Issue: Nov 2008


Indian gears up its auto industry



by Ed Richardson

The Government and the private sector in India are working together to ensure that the country moves to the front of the grid in the global auto industry race for dominance.

India turbo-charged its auto industry in 1991, with the opening of the sector by removing all investment constraints. As a result, most global OEMs now have facilities in the country and vehicle production is accelerating ever faster. In his annual report for 2006/2007, Automotive Component Manufacturers Association of India (Acma) president Raghu Mody, says Indian vehicle industry grew by 14% between 2006 and 2007. Passenger vehicles were up 18% and commercials 33%, with two-wheeler growth at 11% and tractors at 19%. The component industry recorded a 25% growth during the same period. Indian companies are continuing to put money into the industry, with investment expected to grow from US$1-billion to US$1,5-billion a year in the short term, according to Mody.

In addition to removing constraints, the Indian government is actively encouraging investment in the auto sector. Having identified the Indian automotive industry as a “locomotive for growth,” the government of India, in consultation with Acma and the Society of Indian Automobile Manufacturers (Siam), has set the following targets:

•    Increase investment in production capacity by US$15-Billion over next 10 years
Establish partnerships in India and abroad - encourage global Tier 2/3 suppliers to look for JV opportunities and technology partnerships with Indian Tier 2/3 companies.

•    Invest in or acquire companies overseas (to get close to the customer, improve global supply capability)

•    Establish green-field manufacturing footprints overseas
In order to grow the capability of Indian component suppliers, training programmes have been established to:

•    Ensure proficiency in Understanding Technical Drawings, specifications and well conversant in all Global Automotive Standards : American, Japanese, Korean, European, etc.

•    Invest in appropriate automation in order to reduce product costs. Productivity is already improving by 20% a year, according to the “Automotive Mission Plan 2006 to 2016”.

•    Ensure flexibility in small-batch production

•    Grow IT capability for design, development and simulation

The measurable objective are:

•    By 2016, the Indian auto industry will contribute 10% of the country’s GDP and 30 to 35% of industry GDP. 

•    Turnover from US$35-bn to US$145-bn, exports from $4.1-bn to US$35-bn; and employ more than 25 million people.

Acma 

Acma represents over 479 companies, and is actively involved in trade promotion, technology up-gradation, quality enhancement, and the collection and dissemination of information. Its other activities include participation in international trade fairs, sending trade delegations overseas and bringing out publications on various subjects related to the automotive industry.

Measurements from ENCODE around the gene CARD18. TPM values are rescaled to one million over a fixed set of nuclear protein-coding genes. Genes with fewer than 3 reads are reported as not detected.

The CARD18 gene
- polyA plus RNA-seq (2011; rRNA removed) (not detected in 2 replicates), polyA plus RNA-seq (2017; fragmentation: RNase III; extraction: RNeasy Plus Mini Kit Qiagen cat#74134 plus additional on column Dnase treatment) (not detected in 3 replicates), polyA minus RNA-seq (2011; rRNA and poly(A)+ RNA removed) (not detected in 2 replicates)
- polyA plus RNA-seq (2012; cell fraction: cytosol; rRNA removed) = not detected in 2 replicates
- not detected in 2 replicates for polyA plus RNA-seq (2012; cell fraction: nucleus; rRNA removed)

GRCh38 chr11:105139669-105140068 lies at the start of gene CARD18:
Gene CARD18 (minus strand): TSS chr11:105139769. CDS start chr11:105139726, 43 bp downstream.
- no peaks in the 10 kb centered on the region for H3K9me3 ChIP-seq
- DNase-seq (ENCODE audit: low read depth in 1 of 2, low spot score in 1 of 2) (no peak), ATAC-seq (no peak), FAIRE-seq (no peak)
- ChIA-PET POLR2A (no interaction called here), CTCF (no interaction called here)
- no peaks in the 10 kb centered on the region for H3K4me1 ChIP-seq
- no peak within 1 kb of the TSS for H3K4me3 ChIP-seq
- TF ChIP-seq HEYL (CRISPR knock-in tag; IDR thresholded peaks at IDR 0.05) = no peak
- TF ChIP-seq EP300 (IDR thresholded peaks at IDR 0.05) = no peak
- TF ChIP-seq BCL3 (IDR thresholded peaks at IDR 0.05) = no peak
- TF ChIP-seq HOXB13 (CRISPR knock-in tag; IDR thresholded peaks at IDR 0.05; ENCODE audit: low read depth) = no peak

For the exchange of information and especially for co-operation in trade matters, ACMA has signed Memoranda of Understanding with its counterparts in USA, Canada, UK, France, Italy, Spain, Japan, South Korea, Malaysia, Uzbekistan, Pakistan, Australia, Egypt, Iran, Tunisia, South Africa. Thailand and Scandinavia.

Siam

Siam represents 38 leading vehicle and vehicular engine manufacturers in India. Siam provides a window to the Indian Automobile industry and aims to enhance exchanges and communication, expand economics, trade and technical cooperation between the automotive industry and its international counterparts.
Siam also interacts with worldwide experts to assess the global trends and developments shaping the Automotive Industry. It has been actively pursuing issues like Frontier Technologies such as telematics, the promotion of alternative fuels including hydrogen energy for automotive use through cell vehicles and harmonization of safety and emission.

The Indian auto industry by the number:

•    Largest three wheeler market in the world
•    Second largest two wheeler market in the world
•    Fourth largest passenger vehicle market in Asia
•    Fourth largest tractor market in the world
•    Fifth largest commercial vehicle market in the world

Future Growth Drivers

•    Higher GDP Growth
•    India's huge geographic spread
•    Increasing road development
•    Increasing disposable income
•    Replacement of aging four wheelers
•    Graduating from two wheelers to four wheelers
•    Increasing disposable income of rural agri sector
•    Growing concept of a second vehicle in urban areas

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